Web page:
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Acer, Asus Using Fiberglass to Keep Ultrabook Cost Low

By - Source: DigiTimes | B 37 comments

Acer plans to release a 15-inch ultrabook with a fiberglass body in early 2012. Asus also plans to use fiberglass in future ultrabook models.

Industry sources report that Acer plans to launch a 15-inch ultrabook in early 2012 built with a fiberglass chassis manufactured by Mitac Precision Technology. Acer was originally scheduled to ship the ultrabook in Q4 2011, but reportedly chose to stall its release due to "unfavorable market conditions."

Asus, Acer and other companies have complained for months about the cost of manufacturing Intel's proposed new form factor while keeping the consumer price tag at the projected sub-$1000 point. The biggest obstacle they face thus far is the price of Intel's processors, but so far the company hasn't offered any kind of subsidy.

According to sources, the price of a fiberglass chassis will be $5 to $10 less expensive than those built using aluminum alloy, and will supposedly knock $20 off the cost of manufacturing the entire ultrabook. Fiberglass will also make the ultrabooks more lightweight than using aluminum. Sources said Acer plans to outsource these fiberglass ultrabooks to Compal Electronics.

In related news, Asus is also expected to use fiberglass cases from the same supplier for future ultrabook models. Currently the company is slated to officially introduce the aluminum-based UX21 and UX31 at a big event next week in New York City. Notebook Italia reports that these will be called "Zenbooks" based on the name provided in the title of the information request form on the ASUS UX countdown site. Since that report, the information request form has been removed.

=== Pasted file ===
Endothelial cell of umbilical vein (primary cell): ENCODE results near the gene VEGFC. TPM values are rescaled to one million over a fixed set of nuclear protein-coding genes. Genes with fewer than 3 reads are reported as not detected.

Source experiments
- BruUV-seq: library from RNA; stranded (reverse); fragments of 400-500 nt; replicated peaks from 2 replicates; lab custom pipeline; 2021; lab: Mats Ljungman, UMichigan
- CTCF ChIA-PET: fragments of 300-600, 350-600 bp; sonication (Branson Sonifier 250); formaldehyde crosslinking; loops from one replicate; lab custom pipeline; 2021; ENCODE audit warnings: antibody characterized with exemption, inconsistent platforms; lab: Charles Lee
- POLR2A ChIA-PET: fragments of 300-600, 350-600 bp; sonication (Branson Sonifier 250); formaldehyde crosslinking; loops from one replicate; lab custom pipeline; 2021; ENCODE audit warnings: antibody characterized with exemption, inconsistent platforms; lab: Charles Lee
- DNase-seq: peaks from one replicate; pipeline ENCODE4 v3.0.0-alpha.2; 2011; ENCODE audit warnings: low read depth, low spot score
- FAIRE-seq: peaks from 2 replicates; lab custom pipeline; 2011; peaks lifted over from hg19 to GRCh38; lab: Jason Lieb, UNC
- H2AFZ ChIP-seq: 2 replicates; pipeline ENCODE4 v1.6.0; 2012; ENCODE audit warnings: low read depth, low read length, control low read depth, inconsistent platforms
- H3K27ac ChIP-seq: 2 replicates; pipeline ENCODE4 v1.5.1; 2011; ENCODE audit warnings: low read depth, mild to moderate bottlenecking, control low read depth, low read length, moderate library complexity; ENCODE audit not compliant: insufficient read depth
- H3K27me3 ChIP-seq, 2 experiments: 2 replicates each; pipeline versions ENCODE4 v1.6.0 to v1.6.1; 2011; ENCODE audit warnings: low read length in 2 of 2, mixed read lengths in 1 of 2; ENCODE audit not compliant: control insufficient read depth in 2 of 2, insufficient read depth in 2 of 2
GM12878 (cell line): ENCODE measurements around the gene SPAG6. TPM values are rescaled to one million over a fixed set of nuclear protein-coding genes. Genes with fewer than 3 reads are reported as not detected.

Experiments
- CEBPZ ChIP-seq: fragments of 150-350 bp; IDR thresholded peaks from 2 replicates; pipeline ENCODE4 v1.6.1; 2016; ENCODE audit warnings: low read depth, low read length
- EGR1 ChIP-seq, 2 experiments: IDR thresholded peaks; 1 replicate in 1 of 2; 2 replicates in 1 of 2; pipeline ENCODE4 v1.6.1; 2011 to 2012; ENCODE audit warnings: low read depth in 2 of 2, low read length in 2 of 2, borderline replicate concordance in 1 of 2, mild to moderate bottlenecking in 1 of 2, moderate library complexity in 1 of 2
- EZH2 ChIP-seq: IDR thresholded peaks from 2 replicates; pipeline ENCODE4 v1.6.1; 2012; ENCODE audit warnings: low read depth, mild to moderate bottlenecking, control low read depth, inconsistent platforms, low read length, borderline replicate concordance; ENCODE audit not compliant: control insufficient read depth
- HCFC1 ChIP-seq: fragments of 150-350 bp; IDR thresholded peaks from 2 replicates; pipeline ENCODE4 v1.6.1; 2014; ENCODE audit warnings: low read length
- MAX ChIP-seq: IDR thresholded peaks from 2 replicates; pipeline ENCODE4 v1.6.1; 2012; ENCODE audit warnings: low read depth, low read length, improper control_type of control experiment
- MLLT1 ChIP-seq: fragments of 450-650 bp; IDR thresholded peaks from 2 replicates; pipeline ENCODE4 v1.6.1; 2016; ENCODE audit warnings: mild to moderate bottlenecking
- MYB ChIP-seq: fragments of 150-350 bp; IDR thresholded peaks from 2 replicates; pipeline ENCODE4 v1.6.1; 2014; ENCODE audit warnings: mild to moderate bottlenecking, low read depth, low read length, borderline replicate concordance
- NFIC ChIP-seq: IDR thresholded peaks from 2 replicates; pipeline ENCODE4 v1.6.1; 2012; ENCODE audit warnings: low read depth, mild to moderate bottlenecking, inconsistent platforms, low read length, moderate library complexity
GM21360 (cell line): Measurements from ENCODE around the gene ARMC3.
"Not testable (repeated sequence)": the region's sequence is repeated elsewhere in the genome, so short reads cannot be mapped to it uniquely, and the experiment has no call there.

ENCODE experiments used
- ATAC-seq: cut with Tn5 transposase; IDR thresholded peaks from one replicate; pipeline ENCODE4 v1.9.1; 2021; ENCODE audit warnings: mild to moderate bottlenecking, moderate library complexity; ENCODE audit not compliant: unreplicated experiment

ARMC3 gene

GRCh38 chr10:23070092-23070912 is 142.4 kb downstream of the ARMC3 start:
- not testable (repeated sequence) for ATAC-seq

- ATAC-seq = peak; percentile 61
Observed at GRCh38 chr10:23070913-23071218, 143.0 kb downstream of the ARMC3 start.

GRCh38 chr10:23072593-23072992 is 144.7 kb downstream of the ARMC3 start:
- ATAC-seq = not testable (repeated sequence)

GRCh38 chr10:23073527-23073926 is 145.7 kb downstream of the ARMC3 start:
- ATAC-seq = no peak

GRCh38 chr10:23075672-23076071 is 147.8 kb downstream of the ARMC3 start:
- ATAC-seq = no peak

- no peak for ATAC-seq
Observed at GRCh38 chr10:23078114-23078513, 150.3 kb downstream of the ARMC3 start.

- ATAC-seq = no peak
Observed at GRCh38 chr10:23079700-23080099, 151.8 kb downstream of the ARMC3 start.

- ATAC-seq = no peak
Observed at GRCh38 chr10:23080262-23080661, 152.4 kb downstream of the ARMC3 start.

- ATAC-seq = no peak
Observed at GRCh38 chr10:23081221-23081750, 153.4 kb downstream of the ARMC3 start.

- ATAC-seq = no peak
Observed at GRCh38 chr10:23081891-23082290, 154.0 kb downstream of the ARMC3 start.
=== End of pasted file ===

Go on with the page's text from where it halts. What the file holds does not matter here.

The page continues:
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  • 15 Hide
    amdwilliam1985 , October 7, 2011 6:45 PM
    Or if they make the fiber glasses crystal clear so we can see through the casing and into the components, I know I want one.
Other Comments
  • 2 Hide
    klavis , October 7, 2011 6:40 PM
    I'd be concerned about the fragility of a fiber glass case. I would imagine a case that thin would be prone to cracking.
  • 15 Hide
    amdwilliam1985 , October 7, 2011 6:45 PM
    Or if they make the fiber glasses crystal clear so we can see through the casing and into the components, I know I want one.
  • 7 Hide
    Yuka , October 7, 2011 6:47 PM
    Intel is going to lose bad on this one... Why do they have to be so stubborn with pricing?

    Cheers!
  • 7 Hide
    RazberyBandit , October 7, 2011 6:50 PM
    I can't imagine just how much machining actually goes into an aluminum notebook chassis. Choosing to use molded fiberglass should definitely prove cheaper, but I'm unsure it would provide the same level of strength.

    If only carbon-fiber were cheaper...
  • 3 Hide
    LuckyDucky7 , October 7, 2011 7:11 PM
    I don't know what the big deal is about durability.

    Because even aluminum chassis Ultrabooks will bend and break if you sit on them- once the frame's bent the Macbook Air (or any other notebook) is toast.